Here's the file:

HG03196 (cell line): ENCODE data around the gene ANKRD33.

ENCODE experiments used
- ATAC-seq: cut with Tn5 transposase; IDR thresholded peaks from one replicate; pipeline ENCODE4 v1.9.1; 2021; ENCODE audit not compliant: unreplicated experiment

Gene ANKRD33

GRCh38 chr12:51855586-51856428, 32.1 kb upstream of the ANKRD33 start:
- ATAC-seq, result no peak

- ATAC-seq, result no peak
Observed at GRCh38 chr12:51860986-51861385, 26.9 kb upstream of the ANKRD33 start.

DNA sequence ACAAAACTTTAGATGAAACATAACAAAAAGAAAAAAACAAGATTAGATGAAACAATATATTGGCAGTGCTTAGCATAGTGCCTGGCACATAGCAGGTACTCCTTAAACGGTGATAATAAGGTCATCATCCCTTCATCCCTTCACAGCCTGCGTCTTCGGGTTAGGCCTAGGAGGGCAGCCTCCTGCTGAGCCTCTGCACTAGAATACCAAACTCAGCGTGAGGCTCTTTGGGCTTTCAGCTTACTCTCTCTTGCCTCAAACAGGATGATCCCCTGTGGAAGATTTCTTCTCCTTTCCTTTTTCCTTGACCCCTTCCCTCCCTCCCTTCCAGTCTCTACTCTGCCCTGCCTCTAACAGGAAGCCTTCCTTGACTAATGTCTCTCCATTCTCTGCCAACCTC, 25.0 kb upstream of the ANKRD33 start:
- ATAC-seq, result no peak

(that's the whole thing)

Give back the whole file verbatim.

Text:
HG03196 (cell line): ENCODE data around the gene ANKRD33.

ENCODE experiments used
- ATAC-seq: cut with Tn5 transposase; IDR thresholded peaks from one replicate; pipeline ENCODE4 v1.9.1; 2021; ENCODE audit not compliant: unreplicated experiment

Gene ANKRD33

GRCh38 chr12:51855586-51856428, 32.1 kb upstream of the ANKRD33 start:
- ATAC-seq, result no peak

- ATAC-seq, result no peak
Observed at GRCh38 chr12:51860986-51861385, 26.9 kb upstream of the ANKRD33 start.

DNA sequence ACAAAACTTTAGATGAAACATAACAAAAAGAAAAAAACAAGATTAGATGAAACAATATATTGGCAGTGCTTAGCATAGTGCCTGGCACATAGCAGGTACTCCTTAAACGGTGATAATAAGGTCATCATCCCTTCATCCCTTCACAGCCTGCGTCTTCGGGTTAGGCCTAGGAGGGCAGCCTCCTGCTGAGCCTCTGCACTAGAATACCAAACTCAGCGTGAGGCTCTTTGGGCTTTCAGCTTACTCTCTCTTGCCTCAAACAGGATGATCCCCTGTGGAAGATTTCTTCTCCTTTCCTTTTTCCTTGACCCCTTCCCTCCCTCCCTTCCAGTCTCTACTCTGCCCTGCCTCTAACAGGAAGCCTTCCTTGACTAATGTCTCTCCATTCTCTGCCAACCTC, 25.0 kb upstream of the ANKRD33 start:
- ATAC-seq, result no peak